There is considerable historical evidence to support this faith in the value of mobility. Australia is largely populated by immigrants who were seeking economic liberation perhaps as much as anything else, and who revelled in the virtually enforced mobility of a 'frontier' society. At least until now, spatial mobility has served us well. Apart from Aboriginal communities, there have been few pockets of chronic poverty; people have typically moved from place to place in search of economic and other betterment. A major reason for Federation was to achieve a single continental market - to oil the wheels of the economic system, as it were. As well, past government attempts to influence directly the size and spatial distribution of rural populations through policies such as Soldier Settlement, ‘northern development’, growth centres, and other closer settlement and land settlement schemes have had, at best, mixed results; at times their economic, social and environmental costs have been very high.

We are still a highly mobile people. On Census date in 1991 about 40 per cent of us were not living at the same address as we were just five years earlier. In more than two - thirds of even the rural Statistical Sub - divisions, over 30 per cent of residents had moved from another Local Government Area since the previous Census; that is, they hadn't merely moved across town.

But the balance sheet on mobility may be changing. Gregory and Hunter's (1995) work on the spatial dimensions of inequality within the major cities seems to show that geographic pockets of poverty and other disadvantage are becoming entrenched. Mobility may be losing both its capacity to redress inequality and its attractiveness to people. Perhaps the personal costs of mobility are increasing, and peoples' geographic roots are becoming harder and more costly to transplant. Perhaps mobility works best in a 'frontier' society or economy. On the other hand, given the homogenisation of mass culture, we would expect mobility to be easier, and less costly (at least psychologically) to individuals. Regardless of how these opposing factors may balance out, more is now heard, and not only from rural people, about their reluctance to change their relationships to particular places, and about the values they put on the preservation of their relationship to place (see, for example, Read, 1996).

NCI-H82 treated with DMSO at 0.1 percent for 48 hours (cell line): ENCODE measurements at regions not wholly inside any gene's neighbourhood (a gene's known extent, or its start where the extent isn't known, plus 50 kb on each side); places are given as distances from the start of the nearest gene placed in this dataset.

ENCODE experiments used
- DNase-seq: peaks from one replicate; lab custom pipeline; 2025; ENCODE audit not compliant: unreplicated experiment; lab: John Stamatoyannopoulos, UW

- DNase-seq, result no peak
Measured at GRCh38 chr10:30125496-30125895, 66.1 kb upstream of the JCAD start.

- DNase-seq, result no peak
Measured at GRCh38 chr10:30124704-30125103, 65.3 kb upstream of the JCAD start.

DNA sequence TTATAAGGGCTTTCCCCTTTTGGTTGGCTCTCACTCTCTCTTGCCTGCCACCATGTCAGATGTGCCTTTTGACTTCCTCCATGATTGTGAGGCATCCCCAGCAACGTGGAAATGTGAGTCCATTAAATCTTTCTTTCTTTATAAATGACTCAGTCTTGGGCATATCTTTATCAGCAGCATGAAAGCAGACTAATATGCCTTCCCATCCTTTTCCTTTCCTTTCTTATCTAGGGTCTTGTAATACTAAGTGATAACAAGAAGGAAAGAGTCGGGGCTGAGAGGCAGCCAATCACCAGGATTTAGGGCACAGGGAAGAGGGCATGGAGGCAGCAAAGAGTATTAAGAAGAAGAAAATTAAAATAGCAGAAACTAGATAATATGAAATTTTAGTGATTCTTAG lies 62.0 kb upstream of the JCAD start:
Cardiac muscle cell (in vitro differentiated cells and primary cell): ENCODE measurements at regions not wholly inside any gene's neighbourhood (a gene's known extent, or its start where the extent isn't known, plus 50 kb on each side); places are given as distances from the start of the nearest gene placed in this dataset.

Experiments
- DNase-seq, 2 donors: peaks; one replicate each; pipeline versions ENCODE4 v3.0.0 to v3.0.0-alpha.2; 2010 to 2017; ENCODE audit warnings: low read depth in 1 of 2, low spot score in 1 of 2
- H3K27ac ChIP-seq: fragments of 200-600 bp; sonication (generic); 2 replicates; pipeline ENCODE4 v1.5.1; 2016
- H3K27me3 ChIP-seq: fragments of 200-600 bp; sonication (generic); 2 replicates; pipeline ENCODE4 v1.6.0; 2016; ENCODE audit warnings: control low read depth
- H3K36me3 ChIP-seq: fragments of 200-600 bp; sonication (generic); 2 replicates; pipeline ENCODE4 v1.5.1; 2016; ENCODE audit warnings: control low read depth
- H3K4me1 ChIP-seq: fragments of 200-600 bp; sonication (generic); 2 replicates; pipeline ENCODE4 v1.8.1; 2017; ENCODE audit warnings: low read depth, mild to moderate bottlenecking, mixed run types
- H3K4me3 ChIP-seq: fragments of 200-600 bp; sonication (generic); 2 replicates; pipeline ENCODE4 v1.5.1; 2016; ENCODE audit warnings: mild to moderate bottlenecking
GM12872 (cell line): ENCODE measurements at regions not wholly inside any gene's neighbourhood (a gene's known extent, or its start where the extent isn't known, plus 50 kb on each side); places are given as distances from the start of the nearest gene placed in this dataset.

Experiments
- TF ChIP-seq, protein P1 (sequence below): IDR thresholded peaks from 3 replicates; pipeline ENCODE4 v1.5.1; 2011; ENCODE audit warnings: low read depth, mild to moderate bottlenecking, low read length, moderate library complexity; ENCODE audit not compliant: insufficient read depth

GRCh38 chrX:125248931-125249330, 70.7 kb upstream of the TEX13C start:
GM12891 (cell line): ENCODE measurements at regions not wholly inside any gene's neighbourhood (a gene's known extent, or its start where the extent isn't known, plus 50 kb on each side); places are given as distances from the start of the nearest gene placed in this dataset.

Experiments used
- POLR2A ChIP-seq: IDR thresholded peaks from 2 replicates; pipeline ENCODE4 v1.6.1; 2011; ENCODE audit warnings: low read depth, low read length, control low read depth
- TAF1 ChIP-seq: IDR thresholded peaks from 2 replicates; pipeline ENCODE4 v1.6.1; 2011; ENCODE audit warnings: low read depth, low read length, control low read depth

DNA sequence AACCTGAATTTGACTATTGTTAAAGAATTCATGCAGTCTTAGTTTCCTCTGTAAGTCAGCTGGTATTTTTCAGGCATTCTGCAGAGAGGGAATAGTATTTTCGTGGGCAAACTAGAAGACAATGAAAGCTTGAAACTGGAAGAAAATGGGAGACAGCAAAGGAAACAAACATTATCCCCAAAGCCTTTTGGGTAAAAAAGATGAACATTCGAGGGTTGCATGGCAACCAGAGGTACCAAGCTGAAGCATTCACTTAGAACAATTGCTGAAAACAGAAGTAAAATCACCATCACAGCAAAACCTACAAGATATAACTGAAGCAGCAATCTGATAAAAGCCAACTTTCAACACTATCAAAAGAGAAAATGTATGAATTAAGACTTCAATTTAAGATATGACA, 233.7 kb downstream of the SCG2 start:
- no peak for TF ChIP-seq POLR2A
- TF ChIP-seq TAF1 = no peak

A closer look at the costs as well as benefits of mobility is therefore needed. The mobility required by market forces can erode the value of community - specific assets such as attachment to place, local knowledge, local networks, contacts and allegiances, social cohesion, and so on. Not only do we value these assets as ends in themselves, they appear to make important contributions to local economic development. It is also possible to demonstrate that significant 'market failures' exist in the production and use of these place - specific intangible assets. This is part of a large intellectual territory that is attracting increasing attention from several disciplines, which see the landscape in different ways. Each offers useful conceptual insights and tools for its exploration . Two explorers who have described parts of the territory in some detail are the political scientist Robert Putnam and the regional economist Roger Bolton, who have written about the closely related ideas of sense of place and social capital